Join ASU's School of Earth and Space Exploration for Center for Meteorite Studies Director Meenakshi Wadhwa's upcoming New Discoveries lecture "Exploring the Solar System through Meteorites"!
In recent years, the exploration of our Solar System has been greatly enabled by ever more sophisticated robotic spacecraft that have been sent to a variety of destinations such as the Moon, Mars, Mercury, and the outer planets. Only a handful of these destinations have been sampled by humans (like the Apollo missions to the Moon) or robotic missions (like NASA’s Stardust mission to comet Wild 2). Meteorites provide a means of sampling a wide variety of Solar System materials (including from many different asteroids, the Moon, and Mars) with minimal expense. The downsides, however, are the lack of geological context and the fact that residence in the terrestrial environment can alter some of their chemical features. Nevertheless, studies of meteoritic samples have led to some astounding advances in our understanding of how and when the solar system and planets were formed. In this talk, I will discuss some of these advances. I will also discuss some experiments that we recently conducted to better understand how exposure to environmental conditions on the surface of the Earth changes some important chemical characteristics of meteorites.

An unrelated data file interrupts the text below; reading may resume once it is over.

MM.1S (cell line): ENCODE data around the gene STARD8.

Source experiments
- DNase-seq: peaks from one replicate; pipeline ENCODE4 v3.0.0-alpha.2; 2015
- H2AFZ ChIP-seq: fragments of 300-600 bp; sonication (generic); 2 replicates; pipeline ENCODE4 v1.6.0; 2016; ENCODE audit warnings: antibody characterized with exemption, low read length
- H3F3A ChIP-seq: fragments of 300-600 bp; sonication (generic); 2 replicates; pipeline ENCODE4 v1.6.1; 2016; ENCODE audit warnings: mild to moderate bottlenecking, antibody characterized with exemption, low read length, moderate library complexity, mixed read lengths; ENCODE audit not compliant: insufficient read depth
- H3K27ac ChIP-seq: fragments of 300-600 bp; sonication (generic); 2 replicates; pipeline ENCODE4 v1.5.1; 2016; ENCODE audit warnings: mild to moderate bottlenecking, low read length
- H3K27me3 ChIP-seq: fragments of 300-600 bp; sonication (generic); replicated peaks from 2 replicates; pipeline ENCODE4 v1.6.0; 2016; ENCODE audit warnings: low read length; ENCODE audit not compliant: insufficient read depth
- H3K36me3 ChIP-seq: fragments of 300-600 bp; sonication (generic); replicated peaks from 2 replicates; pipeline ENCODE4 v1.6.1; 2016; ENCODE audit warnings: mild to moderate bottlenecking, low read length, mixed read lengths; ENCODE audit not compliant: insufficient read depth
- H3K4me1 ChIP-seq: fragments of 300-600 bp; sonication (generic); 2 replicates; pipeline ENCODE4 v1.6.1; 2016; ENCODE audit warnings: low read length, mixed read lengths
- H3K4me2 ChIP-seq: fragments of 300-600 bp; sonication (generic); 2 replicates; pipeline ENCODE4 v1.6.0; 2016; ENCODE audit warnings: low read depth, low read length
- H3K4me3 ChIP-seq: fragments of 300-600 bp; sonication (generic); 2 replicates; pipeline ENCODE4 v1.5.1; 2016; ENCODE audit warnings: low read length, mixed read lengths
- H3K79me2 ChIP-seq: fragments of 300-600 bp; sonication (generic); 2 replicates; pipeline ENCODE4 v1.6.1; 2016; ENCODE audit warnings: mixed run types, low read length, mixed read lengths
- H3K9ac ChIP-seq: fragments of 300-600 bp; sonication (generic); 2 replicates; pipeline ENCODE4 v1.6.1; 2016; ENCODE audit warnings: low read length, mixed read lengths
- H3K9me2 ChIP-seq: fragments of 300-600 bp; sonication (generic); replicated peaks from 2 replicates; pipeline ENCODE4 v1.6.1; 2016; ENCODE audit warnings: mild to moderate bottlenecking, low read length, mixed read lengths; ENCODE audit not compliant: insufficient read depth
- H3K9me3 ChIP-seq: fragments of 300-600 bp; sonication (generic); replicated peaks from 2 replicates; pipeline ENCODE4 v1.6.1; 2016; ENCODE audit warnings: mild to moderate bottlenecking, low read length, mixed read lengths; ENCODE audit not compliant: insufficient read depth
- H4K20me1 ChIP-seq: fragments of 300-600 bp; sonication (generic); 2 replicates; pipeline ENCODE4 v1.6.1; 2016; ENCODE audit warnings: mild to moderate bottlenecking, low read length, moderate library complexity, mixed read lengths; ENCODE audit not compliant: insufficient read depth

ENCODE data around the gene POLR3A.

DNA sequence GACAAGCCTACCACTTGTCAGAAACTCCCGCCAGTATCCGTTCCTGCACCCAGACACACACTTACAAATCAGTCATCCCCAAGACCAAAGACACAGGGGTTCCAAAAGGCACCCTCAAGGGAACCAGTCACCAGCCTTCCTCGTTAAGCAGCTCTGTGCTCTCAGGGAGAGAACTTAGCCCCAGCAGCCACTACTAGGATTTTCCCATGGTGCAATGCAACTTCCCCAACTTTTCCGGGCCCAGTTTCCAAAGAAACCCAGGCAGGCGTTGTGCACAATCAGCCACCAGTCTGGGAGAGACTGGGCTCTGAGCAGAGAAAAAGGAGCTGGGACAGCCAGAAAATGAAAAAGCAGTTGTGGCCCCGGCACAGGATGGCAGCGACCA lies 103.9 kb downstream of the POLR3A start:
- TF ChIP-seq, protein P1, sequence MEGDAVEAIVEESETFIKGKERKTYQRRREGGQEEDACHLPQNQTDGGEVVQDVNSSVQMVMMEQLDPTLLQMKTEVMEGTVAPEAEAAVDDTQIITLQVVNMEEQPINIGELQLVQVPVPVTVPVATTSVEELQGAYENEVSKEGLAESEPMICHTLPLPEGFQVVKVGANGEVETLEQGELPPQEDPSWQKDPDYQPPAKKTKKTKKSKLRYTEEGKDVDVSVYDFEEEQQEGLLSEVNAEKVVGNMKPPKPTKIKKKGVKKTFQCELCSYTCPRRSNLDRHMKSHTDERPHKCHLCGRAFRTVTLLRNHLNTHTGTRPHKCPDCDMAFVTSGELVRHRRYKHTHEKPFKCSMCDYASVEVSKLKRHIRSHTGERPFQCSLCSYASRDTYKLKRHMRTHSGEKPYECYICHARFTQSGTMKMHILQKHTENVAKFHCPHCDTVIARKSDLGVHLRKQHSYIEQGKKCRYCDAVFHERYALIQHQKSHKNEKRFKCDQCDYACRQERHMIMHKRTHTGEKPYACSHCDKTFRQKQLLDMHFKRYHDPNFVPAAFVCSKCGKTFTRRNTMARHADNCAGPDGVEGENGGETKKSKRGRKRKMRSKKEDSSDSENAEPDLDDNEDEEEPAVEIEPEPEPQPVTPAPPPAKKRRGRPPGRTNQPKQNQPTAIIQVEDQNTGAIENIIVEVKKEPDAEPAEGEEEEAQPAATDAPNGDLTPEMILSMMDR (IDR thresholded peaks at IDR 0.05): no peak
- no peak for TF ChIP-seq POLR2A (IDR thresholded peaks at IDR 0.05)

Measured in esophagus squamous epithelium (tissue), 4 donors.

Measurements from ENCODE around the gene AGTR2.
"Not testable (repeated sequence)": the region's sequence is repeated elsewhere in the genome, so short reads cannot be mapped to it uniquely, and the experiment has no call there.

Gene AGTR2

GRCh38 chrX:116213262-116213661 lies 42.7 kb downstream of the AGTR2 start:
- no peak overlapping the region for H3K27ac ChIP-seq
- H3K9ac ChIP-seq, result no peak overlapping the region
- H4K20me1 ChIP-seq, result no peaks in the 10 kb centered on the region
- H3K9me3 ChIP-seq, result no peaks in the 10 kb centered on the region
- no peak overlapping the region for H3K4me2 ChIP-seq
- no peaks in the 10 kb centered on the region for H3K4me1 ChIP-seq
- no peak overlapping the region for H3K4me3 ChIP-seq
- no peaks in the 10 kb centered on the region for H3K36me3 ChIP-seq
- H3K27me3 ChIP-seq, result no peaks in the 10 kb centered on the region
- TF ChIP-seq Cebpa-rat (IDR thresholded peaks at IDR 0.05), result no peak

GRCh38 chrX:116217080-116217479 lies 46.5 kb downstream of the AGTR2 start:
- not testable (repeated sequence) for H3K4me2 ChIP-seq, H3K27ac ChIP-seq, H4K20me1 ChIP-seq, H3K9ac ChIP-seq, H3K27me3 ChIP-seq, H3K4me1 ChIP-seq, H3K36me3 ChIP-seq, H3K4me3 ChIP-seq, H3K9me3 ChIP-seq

Dr. Meenakshi Wadhwa is Director of the Center for Meteorite Studies in the School of Earth and Space Exploration at Arizona State University. She received her PhD in Earth and Planetary Sciences from Washington University in St. Louis. Her research focuses on the origin and evolution of the Solar System and planets through studies of meteorites, Moon rocks and other extraterrestrial samples returned by spacecraft missions. She has hunted for meteorites in Antarctica with the NASA- and NSF-funded Antarctic Search for Meteorites (ANSMET) Program, and has also conducted fieldwork in Iceland to collect volcanic materials as analogs of crustal rocks on Mars. She was recently invited to participate as a member of the Initial Sample Analysis Team for the Japanese Space Agency’s Hayabusa2 mission that will be returning samples from the asteroid Ryugu in 2020. Dr. Wadhwa is currently serving as Chair of the Science Committee of the NASA Advisory Council and as Vice President of the Meteoritical Society. Asteroid 8356 has been named 8356 Wadhwa in recognition of her contributions to planetary science.